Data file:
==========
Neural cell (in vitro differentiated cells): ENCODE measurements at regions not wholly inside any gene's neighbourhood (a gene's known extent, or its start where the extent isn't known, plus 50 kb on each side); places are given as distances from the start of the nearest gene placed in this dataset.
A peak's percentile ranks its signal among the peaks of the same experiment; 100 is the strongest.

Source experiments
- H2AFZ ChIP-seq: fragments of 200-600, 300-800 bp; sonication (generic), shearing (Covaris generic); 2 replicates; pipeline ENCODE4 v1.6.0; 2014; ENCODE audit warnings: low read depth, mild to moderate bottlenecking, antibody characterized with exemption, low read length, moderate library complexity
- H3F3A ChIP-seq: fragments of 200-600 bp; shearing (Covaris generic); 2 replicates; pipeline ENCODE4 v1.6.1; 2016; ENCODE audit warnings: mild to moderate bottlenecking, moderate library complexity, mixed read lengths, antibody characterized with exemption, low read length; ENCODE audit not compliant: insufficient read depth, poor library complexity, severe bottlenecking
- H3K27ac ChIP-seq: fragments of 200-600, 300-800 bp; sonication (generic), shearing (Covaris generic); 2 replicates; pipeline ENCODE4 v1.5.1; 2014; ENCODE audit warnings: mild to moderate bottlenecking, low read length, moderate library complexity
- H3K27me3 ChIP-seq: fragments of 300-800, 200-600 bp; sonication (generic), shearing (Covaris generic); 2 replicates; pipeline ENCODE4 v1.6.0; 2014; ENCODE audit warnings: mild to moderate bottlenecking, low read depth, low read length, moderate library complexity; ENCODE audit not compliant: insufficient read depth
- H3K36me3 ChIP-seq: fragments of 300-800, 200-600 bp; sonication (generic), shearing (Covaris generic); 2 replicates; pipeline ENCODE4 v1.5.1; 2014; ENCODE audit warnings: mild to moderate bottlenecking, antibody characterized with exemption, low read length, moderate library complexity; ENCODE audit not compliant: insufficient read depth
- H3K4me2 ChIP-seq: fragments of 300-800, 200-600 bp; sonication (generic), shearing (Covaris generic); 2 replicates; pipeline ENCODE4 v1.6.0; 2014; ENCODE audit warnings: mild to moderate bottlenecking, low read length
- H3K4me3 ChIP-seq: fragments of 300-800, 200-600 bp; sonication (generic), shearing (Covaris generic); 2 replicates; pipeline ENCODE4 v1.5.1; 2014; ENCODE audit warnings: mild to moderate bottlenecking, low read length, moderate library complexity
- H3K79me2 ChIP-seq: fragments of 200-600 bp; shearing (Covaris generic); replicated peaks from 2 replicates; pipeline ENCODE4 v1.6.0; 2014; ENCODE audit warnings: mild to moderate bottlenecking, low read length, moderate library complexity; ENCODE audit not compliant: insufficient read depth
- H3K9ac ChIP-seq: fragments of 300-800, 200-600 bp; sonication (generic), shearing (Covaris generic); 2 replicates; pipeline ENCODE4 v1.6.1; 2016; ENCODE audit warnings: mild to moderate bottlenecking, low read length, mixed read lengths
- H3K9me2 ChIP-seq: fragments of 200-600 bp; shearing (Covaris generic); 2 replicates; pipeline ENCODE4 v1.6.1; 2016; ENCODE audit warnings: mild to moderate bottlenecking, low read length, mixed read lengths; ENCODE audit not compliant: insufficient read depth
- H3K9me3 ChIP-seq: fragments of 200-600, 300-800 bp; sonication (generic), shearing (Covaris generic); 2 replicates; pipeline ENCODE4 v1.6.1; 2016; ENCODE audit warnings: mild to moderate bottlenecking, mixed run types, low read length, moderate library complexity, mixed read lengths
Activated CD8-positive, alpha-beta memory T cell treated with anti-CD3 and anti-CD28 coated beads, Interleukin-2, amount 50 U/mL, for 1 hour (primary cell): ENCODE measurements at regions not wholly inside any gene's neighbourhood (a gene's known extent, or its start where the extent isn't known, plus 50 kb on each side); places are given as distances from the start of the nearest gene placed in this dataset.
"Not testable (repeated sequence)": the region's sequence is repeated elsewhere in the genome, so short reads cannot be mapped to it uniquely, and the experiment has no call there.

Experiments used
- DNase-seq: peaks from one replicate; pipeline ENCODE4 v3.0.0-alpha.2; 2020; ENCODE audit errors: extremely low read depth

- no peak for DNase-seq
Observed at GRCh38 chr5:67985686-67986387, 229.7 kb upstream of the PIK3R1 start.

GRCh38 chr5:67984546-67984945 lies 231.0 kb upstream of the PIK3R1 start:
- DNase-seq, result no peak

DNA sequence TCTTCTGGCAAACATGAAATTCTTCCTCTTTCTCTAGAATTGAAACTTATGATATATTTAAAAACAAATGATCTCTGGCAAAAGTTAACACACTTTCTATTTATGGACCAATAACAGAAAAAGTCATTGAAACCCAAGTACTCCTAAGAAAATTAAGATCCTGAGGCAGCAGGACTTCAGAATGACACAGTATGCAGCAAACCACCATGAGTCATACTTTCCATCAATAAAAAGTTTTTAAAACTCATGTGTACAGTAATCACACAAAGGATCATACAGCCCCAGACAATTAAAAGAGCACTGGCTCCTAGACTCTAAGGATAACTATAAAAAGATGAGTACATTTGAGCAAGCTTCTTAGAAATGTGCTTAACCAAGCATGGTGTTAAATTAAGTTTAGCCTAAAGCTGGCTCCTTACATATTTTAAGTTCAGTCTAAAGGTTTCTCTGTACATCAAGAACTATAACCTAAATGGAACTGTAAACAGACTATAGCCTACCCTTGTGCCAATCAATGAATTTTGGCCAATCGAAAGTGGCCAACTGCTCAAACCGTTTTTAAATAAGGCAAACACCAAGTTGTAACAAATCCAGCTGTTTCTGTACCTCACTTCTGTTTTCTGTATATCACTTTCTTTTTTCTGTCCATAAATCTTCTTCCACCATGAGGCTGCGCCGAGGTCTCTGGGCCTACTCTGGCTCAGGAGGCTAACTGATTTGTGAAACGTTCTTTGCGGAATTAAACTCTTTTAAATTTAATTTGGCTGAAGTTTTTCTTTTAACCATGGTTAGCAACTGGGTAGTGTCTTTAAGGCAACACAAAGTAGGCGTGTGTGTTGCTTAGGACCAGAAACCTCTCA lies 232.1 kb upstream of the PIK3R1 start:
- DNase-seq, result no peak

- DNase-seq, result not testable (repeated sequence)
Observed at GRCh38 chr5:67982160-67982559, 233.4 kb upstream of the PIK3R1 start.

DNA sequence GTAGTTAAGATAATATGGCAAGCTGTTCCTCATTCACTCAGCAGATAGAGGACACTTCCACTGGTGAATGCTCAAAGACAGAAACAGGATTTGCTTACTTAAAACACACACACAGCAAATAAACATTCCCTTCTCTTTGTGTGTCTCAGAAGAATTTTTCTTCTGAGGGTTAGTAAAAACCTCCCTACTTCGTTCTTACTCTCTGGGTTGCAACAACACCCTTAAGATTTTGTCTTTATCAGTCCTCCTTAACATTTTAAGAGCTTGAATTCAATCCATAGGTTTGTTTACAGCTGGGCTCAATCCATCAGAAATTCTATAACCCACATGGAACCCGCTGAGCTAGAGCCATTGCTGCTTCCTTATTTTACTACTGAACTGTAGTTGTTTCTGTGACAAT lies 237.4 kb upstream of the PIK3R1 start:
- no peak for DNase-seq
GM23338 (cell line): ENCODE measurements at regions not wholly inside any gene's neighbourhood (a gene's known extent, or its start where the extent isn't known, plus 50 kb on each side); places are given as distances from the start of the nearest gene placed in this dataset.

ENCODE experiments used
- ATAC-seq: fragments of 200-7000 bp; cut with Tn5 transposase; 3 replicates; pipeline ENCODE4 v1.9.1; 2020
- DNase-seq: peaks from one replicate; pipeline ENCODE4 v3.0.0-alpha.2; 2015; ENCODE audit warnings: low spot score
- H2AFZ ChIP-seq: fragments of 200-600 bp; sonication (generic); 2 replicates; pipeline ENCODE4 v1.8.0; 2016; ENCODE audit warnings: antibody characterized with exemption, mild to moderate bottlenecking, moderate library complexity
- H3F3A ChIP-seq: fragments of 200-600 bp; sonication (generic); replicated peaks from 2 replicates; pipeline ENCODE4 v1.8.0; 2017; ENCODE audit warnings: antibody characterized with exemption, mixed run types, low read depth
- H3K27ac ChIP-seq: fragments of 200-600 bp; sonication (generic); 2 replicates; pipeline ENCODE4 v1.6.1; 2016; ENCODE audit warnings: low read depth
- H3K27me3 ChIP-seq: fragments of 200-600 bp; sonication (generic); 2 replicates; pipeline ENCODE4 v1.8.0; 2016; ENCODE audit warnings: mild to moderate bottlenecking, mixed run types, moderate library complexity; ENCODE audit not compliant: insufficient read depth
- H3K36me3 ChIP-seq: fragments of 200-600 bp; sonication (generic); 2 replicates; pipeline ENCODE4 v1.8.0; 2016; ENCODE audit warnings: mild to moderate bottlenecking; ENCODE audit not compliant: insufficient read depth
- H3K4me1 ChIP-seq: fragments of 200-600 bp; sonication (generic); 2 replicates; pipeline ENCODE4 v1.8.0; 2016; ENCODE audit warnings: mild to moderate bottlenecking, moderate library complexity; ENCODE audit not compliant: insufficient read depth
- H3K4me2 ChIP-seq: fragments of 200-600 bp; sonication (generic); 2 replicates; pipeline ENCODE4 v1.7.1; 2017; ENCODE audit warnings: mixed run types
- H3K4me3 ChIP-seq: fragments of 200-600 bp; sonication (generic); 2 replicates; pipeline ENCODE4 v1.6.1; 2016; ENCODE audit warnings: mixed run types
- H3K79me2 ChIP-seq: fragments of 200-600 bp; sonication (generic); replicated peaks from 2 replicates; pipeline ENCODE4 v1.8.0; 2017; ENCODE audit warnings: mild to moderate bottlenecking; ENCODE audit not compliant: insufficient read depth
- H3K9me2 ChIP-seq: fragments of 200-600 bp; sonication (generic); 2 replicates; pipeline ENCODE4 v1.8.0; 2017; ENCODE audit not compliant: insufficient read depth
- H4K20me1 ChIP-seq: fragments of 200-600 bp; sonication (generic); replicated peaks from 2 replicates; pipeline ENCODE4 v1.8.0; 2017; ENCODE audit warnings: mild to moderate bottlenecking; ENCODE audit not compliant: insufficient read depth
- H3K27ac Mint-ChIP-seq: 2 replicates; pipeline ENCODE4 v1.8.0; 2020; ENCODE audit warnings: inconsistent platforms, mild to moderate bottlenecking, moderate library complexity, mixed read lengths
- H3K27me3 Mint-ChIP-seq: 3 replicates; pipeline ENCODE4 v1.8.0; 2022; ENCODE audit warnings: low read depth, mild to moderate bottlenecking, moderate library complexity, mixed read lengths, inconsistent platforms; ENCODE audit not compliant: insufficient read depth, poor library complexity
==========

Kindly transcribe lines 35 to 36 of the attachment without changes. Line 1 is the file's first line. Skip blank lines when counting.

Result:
- H3K27ac ChIP-seq: fragments of 200-600 bp; sonication (generic); 2 replicates; pipeline ENCODE4 v1.6.1; 2016; ENCODE audit warnings: low read depth
- H3K27me3 ChIP-seq: fragments of 200-600 bp; sonication (generic); 2 replicates; pipeline ENCODE4 v1.8.0; 2016; ENCODE audit warnings: mild to moderate bottlenecking, mixed run types, moderate library complexity; ENCODE audit not compliant: insufficient read depth